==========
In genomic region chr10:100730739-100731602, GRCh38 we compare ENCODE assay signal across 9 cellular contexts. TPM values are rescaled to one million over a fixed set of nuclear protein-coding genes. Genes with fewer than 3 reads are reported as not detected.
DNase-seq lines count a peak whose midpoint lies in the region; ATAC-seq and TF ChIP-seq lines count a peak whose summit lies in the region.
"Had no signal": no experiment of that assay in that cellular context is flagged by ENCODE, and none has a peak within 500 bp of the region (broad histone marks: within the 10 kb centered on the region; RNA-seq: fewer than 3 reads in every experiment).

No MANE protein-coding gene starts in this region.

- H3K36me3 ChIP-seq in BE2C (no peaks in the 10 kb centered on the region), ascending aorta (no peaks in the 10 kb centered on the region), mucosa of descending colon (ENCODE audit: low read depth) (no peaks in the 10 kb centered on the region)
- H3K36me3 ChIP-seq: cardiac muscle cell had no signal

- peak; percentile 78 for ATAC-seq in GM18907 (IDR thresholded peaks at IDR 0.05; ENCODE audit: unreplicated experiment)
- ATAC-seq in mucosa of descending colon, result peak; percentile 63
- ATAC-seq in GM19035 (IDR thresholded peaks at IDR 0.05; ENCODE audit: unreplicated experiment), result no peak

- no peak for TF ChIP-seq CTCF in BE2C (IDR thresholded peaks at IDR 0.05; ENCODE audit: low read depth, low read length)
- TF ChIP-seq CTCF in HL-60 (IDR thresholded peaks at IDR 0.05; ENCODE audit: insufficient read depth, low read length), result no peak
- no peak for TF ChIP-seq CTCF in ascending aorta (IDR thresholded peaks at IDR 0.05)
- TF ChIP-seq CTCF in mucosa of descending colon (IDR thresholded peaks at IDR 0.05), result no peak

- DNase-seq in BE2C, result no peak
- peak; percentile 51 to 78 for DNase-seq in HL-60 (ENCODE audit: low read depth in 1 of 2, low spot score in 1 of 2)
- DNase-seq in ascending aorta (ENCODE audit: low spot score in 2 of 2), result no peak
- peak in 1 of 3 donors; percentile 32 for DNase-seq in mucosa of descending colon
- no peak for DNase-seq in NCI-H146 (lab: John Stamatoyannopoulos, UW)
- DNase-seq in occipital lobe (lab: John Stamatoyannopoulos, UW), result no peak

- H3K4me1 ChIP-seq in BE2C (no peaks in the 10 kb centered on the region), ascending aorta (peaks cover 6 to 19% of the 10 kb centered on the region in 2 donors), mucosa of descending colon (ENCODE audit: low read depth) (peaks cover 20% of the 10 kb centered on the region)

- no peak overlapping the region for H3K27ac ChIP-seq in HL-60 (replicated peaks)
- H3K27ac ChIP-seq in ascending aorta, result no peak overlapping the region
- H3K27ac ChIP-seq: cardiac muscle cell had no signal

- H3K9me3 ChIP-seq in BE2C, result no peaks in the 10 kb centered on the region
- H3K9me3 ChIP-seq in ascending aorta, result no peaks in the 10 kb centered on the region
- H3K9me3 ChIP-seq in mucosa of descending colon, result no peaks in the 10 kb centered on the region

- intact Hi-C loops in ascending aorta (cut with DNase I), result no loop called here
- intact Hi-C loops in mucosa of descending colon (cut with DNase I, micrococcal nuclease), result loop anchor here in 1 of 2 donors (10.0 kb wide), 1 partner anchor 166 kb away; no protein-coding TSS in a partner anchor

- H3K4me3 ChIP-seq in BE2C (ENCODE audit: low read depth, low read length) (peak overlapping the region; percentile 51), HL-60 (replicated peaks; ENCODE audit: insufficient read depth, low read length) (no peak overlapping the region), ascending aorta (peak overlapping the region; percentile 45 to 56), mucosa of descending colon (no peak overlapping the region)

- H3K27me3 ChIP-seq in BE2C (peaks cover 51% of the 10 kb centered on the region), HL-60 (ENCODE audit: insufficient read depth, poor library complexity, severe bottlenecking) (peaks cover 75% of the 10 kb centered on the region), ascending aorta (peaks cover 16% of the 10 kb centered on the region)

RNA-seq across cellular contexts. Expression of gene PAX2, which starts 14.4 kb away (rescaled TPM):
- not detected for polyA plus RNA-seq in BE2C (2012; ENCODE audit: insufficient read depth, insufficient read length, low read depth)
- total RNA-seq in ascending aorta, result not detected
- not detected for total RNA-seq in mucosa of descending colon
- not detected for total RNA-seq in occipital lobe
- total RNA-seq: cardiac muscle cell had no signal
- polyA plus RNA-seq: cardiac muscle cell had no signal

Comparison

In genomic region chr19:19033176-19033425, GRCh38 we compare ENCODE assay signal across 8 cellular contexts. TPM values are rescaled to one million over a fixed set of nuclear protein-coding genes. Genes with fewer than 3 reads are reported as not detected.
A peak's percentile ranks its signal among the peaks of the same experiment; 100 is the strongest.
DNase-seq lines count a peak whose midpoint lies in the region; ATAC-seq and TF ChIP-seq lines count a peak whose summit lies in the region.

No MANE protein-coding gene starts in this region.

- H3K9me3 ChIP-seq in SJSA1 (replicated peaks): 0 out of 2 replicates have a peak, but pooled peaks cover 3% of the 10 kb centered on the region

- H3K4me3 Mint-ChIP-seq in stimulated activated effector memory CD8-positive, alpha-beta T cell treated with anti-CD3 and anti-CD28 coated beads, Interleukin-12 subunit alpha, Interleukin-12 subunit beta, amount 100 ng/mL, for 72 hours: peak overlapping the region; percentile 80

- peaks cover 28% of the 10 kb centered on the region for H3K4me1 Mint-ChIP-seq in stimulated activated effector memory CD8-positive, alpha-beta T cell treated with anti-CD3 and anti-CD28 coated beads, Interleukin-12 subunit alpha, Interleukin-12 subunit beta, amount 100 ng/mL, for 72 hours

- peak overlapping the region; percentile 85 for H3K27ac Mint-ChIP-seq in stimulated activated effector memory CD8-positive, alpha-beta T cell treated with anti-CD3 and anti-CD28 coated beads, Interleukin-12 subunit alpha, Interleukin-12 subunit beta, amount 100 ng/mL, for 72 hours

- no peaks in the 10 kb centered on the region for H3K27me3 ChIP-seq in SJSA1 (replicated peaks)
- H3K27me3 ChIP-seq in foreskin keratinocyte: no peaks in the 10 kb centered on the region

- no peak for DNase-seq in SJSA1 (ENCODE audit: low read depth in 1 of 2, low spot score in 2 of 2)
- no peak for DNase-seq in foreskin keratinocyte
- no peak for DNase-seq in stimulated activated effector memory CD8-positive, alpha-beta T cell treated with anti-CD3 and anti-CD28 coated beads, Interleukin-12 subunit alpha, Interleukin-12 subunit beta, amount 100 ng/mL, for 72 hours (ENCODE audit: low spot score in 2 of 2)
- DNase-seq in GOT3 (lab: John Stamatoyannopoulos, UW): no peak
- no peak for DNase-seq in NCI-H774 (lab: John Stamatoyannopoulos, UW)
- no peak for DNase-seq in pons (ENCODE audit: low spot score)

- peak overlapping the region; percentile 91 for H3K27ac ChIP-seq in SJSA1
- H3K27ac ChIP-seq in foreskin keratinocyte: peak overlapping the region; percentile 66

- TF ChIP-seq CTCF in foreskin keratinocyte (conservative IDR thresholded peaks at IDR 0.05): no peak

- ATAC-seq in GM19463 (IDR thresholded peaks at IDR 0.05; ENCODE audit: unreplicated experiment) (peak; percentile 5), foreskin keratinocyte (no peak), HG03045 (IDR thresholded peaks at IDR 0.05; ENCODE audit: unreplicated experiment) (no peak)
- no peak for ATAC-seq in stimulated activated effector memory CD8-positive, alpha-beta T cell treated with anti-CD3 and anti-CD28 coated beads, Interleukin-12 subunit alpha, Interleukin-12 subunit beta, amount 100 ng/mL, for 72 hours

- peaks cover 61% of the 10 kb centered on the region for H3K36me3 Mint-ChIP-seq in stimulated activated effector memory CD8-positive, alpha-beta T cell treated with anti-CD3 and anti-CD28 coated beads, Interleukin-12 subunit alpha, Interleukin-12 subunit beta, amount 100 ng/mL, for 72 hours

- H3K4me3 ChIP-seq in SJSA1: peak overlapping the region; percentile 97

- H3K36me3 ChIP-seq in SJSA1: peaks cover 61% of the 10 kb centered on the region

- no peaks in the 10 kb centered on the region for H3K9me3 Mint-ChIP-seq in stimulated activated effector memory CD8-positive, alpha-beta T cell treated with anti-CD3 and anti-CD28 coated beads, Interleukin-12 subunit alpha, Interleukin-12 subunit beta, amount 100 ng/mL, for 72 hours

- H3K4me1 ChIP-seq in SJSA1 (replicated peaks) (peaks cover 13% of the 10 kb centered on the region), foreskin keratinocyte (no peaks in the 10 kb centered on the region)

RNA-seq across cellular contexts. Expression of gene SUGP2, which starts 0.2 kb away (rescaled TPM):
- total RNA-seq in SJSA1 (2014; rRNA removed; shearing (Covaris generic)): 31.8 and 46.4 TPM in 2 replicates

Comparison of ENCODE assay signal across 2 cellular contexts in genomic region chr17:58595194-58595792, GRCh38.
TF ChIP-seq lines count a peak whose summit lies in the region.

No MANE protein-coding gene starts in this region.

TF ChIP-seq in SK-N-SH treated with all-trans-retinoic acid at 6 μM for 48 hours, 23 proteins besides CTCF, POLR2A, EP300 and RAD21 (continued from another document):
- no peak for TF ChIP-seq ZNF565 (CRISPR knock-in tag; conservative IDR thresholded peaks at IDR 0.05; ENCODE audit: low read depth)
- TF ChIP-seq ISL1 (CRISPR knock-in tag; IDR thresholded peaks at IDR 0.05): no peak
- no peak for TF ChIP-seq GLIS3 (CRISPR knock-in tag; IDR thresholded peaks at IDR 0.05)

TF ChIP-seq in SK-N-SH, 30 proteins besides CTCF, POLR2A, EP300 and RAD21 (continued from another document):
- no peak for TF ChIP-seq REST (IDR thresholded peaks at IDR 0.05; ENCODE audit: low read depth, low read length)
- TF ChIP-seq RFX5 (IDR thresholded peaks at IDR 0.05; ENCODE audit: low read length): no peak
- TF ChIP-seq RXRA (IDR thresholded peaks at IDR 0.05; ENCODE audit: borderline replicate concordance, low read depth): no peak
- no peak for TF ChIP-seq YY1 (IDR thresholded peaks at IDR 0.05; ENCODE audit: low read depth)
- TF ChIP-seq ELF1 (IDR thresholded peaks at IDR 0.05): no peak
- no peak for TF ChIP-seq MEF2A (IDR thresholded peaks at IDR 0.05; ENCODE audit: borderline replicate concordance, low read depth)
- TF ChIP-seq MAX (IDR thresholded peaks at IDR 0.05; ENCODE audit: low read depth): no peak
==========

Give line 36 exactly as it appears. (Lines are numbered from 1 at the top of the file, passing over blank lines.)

- total RNA-seq: cardiac muscle cell had no signal